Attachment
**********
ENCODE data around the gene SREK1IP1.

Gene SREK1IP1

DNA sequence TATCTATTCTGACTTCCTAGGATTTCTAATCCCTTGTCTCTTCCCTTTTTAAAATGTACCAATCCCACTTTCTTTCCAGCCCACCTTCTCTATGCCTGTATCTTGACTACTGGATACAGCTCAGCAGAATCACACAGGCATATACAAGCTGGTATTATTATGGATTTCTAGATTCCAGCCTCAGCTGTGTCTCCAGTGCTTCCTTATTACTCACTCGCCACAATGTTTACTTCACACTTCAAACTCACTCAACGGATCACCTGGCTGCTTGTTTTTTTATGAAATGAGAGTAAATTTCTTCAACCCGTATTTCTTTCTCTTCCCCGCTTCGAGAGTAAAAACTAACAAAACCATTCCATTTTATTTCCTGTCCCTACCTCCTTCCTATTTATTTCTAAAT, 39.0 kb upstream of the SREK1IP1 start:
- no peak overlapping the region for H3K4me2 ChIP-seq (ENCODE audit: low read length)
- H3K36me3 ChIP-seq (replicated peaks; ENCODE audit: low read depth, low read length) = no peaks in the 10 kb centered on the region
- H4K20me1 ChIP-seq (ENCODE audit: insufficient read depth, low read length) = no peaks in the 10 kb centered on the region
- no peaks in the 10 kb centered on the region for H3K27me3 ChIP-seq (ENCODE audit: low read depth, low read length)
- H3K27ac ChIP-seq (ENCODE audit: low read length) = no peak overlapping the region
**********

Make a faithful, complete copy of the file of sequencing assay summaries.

ENCODE data around the gene SREK1IP1.

Gene SREK1IP1

DNA sequence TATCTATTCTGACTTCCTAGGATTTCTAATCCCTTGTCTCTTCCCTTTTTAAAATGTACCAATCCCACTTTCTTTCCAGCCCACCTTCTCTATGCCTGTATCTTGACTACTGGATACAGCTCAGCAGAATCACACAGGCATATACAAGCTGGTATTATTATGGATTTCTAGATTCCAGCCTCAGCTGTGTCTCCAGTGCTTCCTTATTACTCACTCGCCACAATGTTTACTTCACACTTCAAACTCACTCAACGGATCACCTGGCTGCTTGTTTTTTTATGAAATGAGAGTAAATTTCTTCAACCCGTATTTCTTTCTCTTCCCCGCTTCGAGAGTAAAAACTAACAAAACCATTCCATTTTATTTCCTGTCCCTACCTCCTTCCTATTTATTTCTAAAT, 39.0 kb upstream of the SREK1IP1 start:
- no peak overlapping the region for H3K4me2 ChIP-seq (ENCODE audit: low read length)
- H3K36me3 ChIP-seq (replicated peaks; ENCODE audit: low read depth, low read length) = no peaks in the 10 kb centered on the region
- H4K20me1 ChIP-seq (ENCODE audit: insufficient read depth, low read length) = no peaks in the 10 kb centered on the region
- no peaks in the 10 kb centered on the region for H3K27me3 ChIP-seq (ENCODE audit: low read depth, low read length)
- H3K27ac ChIP-seq (ENCODE audit: low read length) = no peak overlapping the region